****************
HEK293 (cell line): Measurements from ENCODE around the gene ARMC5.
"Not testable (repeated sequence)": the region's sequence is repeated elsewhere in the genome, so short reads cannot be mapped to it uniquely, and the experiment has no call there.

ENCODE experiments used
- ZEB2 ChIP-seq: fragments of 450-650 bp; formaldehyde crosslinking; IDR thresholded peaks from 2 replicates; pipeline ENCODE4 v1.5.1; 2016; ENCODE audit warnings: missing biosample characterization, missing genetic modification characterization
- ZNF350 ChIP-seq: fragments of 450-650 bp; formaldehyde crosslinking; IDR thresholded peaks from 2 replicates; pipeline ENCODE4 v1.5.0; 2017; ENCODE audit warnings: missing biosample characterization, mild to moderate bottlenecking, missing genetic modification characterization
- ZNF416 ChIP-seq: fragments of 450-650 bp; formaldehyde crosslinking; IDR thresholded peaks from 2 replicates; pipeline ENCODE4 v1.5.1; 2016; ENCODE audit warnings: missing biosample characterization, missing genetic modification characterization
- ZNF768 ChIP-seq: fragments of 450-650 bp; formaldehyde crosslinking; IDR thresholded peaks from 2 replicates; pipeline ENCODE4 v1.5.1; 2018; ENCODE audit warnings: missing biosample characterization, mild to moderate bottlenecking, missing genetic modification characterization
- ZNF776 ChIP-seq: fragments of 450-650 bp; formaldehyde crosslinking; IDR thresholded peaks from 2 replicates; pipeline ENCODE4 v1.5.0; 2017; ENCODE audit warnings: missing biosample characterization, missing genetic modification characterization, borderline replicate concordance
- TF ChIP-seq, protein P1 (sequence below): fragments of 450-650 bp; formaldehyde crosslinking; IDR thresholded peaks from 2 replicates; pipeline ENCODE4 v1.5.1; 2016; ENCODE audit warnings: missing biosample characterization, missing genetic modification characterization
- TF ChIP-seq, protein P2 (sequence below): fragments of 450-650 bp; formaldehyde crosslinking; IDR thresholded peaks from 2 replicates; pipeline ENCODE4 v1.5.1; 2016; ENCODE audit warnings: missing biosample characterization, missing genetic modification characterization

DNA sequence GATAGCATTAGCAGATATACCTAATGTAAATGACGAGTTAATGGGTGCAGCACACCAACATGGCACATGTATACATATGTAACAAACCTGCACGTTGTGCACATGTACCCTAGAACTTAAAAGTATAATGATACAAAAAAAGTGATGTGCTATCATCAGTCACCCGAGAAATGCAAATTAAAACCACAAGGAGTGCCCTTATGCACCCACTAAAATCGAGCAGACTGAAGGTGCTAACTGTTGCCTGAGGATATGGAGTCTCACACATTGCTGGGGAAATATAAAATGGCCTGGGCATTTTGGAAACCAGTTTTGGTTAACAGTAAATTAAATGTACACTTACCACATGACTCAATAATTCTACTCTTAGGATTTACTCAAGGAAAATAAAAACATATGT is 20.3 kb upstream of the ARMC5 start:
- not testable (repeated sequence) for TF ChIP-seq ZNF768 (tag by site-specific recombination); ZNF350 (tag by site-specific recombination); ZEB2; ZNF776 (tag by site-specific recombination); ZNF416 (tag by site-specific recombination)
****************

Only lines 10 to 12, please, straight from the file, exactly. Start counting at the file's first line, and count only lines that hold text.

- TF ChIP-seq, protein P2 (sequence below): fragments of 450-650 bp; formaldehyde crosslinking; IDR thresholded peaks from 2 replicates; pipeline ENCODE4 v1.5.1; 2016; ENCODE audit warnings: missing biosample characterization, missing genetic modification characterization

DNA sequence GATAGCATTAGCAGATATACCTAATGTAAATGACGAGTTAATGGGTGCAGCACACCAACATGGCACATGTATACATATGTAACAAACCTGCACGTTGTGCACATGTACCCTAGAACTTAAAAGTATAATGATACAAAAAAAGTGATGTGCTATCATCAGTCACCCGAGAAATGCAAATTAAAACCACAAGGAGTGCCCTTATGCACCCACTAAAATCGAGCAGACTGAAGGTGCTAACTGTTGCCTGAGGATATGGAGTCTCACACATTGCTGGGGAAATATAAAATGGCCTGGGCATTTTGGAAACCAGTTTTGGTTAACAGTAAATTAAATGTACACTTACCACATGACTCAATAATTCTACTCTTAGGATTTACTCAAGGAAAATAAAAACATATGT is 20.3 kb upstream of the ARMC5 start:
- not testable (repeated sequence) for TF ChIP-seq ZNF768 (tag by site-specific recombination); ZNF350 (tag by site-specific recombination); ZEB2; ZNF776 (tag by site-specific recombination); ZNF416 (tag by site-specific recombination)